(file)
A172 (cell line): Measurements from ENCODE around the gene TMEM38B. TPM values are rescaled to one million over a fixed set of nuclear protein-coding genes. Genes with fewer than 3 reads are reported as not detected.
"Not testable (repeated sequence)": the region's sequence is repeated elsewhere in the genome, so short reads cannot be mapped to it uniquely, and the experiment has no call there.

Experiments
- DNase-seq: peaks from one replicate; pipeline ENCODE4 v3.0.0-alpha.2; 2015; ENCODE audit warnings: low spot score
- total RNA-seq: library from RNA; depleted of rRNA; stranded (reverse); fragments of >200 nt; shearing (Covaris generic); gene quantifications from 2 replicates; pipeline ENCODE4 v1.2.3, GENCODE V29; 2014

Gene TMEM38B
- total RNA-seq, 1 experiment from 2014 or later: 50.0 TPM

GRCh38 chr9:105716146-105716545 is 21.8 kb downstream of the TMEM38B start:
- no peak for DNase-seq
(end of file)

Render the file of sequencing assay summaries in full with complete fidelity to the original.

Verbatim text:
A172 (cell line): Measurements from ENCODE around the gene TMEM38B. TPM values are rescaled to one million over a fixed set of nuclear protein-coding genes. Genes with fewer than 3 reads are reported as not detected.
"Not testable (repeated sequence)": the region's sequence is repeated elsewhere in the genome, so short reads cannot be mapped to it uniquely, and the experiment has no call there.

Experiments
- DNase-seq: peaks from one replicate; pipeline ENCODE4 v3.0.0-alpha.2; 2015; ENCODE audit warnings: low spot score
- total RNA-seq: library from RNA; depleted of rRNA; stranded (reverse); fragments of >200 nt; shearing (Covaris generic); gene quantifications from 2 replicates; pipeline ENCODE4 v1.2.3, GENCODE V29; 2014

Gene TMEM38B
- total RNA-seq, 1 experiment from 2014 or later: 50.0 TPM

GRCh38 chr9:105716146-105716545 is 21.8 kb downstream of the TMEM38B start:
- no peak for DNase-seq